I feel like such a failure today. I’m dropping my classes for this semester and next semester in order to lessen the stress on my mind while I go through therapy with Wasatch Mental Health. There’s nothing like walking into a professor’s office and trying to explain you only attended a third of the semester’s classes because you couldn’t muster the strength to get out of bed, or couldn’t stop crying. I even had the audacity to ask them if there was any way I could pass the classes having missed so many days. I hope I didn’t offend them by asking. I know I would be.
If you’re a teacher of any age group, I beg you; be sensitive to the needs of your students, even if they won’t be students for very much longer, and no matter how much you think they’re trying to bullshit you. I don’t mean give them a pass if they missed so many days or failed so many homework assignments. I mean understand that they are human beings with hidden problems and desires you might not see. Good chances are they’re not dropping your class because you personally failed them. They may just want to move on to better avenues of learning. Or a different path of healing.
I won’t name the teacher, but one semester a couple of years ago, he made my asking to drop the class because of medical reasons a personal attack. It was during midterms, so he must have thought I was doing so to avoid getting a bad grade. And I won’t lie, that was a reason. But the main reason was I was moving on to a new major. He didn’t give me a chance to explain myself except for a few stammered words about ‘my stomach hurt’ (from anxiety at the time, come to find out). He demanded to know why I was ‘playing’ him, like I was playing a game to boost my grades by threatening to drop the class or something. He wouldn’t even look at my withdraw papers without a doctor’s note, and practically kicked me out of his office.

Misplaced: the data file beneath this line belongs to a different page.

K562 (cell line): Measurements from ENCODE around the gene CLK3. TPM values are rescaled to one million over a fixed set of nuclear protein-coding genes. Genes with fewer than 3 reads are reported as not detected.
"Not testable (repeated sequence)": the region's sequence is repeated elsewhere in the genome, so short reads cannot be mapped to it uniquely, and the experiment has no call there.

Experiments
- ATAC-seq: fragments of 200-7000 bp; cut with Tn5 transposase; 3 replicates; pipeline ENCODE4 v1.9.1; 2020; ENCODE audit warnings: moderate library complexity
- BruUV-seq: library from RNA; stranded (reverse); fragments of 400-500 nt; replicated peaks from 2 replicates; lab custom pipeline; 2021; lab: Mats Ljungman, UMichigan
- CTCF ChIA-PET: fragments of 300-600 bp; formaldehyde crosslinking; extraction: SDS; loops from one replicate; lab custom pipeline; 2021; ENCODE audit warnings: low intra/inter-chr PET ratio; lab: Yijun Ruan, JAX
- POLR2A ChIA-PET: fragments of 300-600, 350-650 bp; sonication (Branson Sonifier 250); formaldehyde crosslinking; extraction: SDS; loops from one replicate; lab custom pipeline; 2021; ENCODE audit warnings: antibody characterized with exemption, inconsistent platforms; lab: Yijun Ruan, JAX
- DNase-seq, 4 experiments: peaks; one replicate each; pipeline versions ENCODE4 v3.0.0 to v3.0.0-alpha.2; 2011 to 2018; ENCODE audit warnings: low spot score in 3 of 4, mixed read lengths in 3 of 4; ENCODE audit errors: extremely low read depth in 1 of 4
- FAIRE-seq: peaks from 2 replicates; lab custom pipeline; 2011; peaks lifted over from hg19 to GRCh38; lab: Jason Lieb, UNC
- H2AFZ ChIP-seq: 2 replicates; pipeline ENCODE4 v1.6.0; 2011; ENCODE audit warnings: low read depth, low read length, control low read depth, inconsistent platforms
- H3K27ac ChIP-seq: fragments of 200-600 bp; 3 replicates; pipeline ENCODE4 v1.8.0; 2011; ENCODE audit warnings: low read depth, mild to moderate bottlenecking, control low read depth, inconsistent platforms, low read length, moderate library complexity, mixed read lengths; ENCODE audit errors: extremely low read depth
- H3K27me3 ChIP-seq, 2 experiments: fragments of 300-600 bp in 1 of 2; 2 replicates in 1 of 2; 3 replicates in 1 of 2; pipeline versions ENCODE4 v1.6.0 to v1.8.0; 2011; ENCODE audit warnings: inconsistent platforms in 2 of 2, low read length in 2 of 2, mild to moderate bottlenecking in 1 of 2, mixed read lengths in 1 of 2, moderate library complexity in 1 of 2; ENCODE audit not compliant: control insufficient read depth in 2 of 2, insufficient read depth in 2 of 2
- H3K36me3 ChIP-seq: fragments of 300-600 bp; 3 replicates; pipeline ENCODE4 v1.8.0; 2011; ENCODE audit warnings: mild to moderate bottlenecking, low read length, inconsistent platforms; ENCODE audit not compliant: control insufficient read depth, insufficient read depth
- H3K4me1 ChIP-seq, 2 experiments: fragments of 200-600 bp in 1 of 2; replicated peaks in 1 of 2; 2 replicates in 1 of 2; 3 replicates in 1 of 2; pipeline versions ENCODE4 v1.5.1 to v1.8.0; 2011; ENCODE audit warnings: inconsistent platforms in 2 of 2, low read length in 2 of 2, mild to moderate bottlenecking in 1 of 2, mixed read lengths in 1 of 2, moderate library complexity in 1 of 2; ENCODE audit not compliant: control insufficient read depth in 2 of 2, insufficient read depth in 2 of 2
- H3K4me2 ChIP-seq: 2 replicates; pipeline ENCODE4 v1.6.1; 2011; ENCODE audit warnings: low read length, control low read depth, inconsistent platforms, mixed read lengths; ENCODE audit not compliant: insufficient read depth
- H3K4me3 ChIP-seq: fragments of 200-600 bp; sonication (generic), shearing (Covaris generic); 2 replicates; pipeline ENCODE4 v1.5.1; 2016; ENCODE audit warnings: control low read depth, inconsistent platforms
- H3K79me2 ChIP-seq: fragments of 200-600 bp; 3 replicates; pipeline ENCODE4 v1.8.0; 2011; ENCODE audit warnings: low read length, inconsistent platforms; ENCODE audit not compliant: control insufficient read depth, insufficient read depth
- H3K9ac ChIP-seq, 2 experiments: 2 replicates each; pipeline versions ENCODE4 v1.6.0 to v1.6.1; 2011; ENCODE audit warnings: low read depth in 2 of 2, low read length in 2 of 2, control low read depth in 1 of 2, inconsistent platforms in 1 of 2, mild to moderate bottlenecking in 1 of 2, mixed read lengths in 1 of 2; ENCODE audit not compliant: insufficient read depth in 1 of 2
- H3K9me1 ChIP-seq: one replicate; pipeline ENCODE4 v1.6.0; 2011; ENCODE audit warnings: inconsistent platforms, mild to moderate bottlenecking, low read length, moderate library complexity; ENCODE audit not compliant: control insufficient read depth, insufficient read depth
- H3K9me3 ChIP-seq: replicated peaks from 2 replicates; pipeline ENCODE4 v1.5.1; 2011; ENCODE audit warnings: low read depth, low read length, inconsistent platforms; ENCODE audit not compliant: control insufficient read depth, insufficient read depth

Do you know what it’s like to pay thousands of dollars for an education you’re not even sure you want, and then to sit outside a classroom for almost an hour waiting for a second meeting with a potentially volatile teacher expecting to be demeaned further because your medical reason for withdrawing from the class is ‘depression’? Depression stigma varies so much from person to person, and I did not expect this teacher to care in the least bit. Fortunately, he didn’t even look at my doctor’s note. He just rolled his eyes, signed the papers, and that was that. But I don’t think I’ve ever been so terrified of a single person in my life.
I had learned many things from that teacher. I’d taken classes from him multiple times. But I can only remember him now with pure fear. He personally made it difficult for me to trust teachers at my school, especially when it came to asking for help with depression. He’d never remember me. But I’ll remember his words to me until the day I die.
Teachers, I know how much pressure you have on your shoulders in teaching kids and young adults the things they need to succeed in the world. There is no higher calling in my eyes. But please don’t lose your humanity and decency when you hear a call for help, no matter how irritating or overwhelming that call may be. That call for help may annoy you to the high heavens, but your actions in that moment will make or break that student.
That teacher broke me, and even today the memory of his actions are making my life hell.
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